Register for an account

X

Enter your name and email address below.

Your email address is used to log in and will not be shared or sold. Read our privacy policy.

X

Website access code

Enter your access code into the form field below.

If you are a Zinio, Nook, Kindle, Apple, or Google Play subscriber, you can enter your website access code to gain subscriber access. Your website access code is located in the upper right corner of the Table of Contents page of your digital edition.

Planet Earth

Grandmother hypothesis article

Gene ExpressionBy Razib KhanMay 5, 2007 4:37 AM

Newsletter

Sign up for our email newsletter for the latest science news

Here's an article on The Grandmother Hypothesis. Personally, I didn't take the idea seriously until a biological anthropologist told me that menopause was a tightly integrated proactive cascade of biochemical changes which shuts down female procreative capacity. In contrast, human males exhibit declining fertility in a gradual fashion due to a generalized breakdown of bodily function. I am generally suspicious of some sort of adaptation when something so precise in our physiology seems on the surface to reduce fitness. Update: Here is an article from the originator of The Grandmother Hypothesis:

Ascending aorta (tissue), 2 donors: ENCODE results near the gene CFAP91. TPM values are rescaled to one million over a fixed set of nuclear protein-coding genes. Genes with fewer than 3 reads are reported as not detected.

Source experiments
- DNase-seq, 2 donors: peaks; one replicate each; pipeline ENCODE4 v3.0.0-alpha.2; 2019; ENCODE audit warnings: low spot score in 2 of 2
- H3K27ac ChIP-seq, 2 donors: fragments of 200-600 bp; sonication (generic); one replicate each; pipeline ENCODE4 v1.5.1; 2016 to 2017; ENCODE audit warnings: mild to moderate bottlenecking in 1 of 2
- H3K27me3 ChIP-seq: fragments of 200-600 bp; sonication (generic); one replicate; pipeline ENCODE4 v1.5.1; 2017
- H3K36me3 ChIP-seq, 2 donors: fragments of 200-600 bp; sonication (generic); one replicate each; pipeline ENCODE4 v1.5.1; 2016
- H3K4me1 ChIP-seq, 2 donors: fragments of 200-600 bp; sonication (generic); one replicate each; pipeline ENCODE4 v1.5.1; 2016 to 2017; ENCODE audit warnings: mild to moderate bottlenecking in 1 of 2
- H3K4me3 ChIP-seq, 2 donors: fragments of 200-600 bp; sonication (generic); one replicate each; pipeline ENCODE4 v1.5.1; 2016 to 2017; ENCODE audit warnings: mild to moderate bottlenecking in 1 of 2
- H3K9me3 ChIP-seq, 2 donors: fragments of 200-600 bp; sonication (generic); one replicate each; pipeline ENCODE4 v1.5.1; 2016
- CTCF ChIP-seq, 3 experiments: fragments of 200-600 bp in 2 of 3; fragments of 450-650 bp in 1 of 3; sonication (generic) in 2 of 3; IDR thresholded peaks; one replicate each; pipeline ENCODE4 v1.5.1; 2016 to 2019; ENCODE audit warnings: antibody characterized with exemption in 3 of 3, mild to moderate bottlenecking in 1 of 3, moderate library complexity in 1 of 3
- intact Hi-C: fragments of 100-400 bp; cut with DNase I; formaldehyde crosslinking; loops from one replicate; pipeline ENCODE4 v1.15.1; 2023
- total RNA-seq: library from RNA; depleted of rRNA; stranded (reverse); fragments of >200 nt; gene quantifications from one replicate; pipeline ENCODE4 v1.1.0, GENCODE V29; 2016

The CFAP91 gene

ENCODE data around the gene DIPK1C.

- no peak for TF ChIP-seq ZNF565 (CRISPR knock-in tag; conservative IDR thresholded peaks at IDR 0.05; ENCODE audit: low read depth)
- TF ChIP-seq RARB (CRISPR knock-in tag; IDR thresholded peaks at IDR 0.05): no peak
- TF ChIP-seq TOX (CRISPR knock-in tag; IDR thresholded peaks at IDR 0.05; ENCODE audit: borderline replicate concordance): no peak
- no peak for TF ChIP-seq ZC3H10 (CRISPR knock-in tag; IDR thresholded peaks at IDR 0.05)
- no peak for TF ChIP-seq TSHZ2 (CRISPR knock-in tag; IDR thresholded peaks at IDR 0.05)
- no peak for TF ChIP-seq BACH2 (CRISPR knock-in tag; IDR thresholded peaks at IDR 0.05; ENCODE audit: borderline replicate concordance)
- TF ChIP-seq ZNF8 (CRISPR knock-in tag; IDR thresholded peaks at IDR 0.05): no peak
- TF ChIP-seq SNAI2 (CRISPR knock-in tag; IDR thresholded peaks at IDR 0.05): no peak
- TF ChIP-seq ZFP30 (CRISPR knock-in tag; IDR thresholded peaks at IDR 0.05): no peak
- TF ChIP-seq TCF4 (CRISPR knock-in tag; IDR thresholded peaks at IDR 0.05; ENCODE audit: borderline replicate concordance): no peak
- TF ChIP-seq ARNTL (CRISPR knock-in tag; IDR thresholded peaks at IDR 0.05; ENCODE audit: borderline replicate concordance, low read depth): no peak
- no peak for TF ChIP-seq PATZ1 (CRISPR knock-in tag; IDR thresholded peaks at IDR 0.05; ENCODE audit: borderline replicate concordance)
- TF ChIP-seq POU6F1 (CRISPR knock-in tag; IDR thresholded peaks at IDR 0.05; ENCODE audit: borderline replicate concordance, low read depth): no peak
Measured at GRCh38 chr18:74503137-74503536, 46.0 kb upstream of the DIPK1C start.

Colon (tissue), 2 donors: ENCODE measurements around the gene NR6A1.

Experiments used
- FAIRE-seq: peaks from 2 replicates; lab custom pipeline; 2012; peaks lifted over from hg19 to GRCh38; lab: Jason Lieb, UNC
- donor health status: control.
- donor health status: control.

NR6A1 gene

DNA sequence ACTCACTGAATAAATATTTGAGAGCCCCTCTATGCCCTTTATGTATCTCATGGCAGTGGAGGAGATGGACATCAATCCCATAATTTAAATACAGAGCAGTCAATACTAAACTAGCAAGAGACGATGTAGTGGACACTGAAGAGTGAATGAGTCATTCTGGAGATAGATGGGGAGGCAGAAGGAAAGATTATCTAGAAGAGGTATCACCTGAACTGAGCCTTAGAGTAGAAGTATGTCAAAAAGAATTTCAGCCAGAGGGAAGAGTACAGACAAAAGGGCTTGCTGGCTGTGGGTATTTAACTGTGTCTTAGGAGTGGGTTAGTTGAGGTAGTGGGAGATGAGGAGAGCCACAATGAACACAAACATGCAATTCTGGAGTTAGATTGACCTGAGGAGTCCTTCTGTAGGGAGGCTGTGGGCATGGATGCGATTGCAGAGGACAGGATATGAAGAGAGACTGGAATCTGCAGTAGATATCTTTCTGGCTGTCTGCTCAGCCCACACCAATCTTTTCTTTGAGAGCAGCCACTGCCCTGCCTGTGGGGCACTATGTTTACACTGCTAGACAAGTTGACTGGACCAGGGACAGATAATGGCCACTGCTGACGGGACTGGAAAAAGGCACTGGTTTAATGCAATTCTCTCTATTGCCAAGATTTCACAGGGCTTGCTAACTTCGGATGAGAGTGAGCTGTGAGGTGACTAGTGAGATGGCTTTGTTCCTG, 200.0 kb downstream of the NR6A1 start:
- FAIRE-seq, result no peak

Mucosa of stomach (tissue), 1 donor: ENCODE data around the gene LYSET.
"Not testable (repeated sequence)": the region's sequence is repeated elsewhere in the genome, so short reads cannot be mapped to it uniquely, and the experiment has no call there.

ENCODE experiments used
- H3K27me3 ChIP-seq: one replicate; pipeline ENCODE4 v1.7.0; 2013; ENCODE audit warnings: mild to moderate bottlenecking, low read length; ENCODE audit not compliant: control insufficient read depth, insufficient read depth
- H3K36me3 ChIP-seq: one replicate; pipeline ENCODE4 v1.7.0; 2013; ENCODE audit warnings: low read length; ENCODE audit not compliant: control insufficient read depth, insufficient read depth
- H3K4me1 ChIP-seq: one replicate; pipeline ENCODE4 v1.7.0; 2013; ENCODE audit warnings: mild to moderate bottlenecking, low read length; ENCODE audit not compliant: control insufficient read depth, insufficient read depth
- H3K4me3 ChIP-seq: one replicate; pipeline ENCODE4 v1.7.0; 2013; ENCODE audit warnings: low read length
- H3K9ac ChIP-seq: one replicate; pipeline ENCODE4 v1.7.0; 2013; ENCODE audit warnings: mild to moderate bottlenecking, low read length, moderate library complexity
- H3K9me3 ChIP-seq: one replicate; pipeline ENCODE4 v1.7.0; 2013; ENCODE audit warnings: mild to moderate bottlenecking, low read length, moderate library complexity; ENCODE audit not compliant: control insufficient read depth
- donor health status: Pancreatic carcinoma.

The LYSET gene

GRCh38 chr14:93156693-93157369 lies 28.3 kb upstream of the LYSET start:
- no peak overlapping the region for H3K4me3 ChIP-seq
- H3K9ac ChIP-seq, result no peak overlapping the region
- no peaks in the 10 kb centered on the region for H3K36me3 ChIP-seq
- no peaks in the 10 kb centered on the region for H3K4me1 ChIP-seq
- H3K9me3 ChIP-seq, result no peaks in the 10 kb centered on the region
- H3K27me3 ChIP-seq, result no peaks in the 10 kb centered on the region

This article assesses effects of the modern world on hunter-gatherer adult mortality, with special reference to the Hadza. Evidence suggests that such effects are not sufficient to deny the existence of substantial life expectancy at the end of the childbearing career. Data from contemporary hunter-gatherers(Ache, !Kung, Hadza) match longevity extrapolated from regressions of lifespan on body and brain weight. Twenty or so vigorous years between the end of reproduction and the onset of significant senescence does require an explanation.

Note: I expect readers of this weblog to comprehend that small (e.g., less than 1%) selection coefficients over long periods of time are evolutionarily significant.

    2 Free Articles Left

    Want it all? Get unlimited access when you subscribe.

    Subscribe

    Already a subscriber? Register or Log In

    Want unlimited access?

    Subscribe today and save 70%

    Subscribe

    Already a subscriber? Register or Log In